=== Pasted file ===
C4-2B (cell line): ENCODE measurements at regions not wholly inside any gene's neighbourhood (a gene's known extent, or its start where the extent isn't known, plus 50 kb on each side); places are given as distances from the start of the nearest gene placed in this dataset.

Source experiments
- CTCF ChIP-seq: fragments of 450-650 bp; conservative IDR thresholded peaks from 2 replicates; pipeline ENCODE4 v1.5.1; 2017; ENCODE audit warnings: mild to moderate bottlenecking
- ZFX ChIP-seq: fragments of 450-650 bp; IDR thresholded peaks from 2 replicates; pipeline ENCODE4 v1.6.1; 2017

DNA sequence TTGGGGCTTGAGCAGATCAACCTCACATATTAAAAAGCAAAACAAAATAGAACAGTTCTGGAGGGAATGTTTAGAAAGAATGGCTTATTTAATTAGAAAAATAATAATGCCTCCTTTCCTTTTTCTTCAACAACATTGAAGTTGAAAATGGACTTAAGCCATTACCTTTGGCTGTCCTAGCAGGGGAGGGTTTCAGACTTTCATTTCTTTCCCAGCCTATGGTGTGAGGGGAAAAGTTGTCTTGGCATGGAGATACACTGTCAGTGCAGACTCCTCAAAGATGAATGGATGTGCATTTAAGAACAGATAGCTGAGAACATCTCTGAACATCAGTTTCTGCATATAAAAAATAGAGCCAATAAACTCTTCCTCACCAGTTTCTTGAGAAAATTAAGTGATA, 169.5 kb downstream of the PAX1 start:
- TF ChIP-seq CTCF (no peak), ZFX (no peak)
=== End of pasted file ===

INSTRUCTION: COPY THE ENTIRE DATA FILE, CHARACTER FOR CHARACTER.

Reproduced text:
C4-2B (cell line): ENCODE measurements at regions not wholly inside any gene's neighbourhood (a gene's known extent, or its start where the extent isn't known, plus 50 kb on each side); places are given as distances from the start of the nearest gene placed in this dataset.

Source experiments
- CTCF ChIP-seq: fragments of 450-650 bp; conservative IDR thresholded peaks from 2 replicates; pipeline ENCODE4 v1.5.1; 2017; ENCODE audit warnings: mild to moderate bottlenecking
- ZFX ChIP-seq: fragments of 450-650 bp; IDR thresholded peaks from 2 replicates; pipeline ENCODE4 v1.6.1; 2017

DNA sequence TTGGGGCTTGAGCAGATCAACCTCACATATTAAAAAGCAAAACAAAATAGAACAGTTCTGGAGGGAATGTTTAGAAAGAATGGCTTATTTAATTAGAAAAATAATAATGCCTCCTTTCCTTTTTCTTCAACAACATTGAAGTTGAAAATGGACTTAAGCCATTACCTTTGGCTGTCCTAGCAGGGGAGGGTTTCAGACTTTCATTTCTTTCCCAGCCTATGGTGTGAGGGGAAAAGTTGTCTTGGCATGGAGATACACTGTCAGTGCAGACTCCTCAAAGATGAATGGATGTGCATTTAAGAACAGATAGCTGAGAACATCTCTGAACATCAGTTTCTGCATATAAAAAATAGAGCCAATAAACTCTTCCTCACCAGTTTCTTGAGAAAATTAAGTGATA, 169.5 kb downstream of the PAX1 start:
- TF ChIP-seq CTCF (no peak), ZFX (no peak)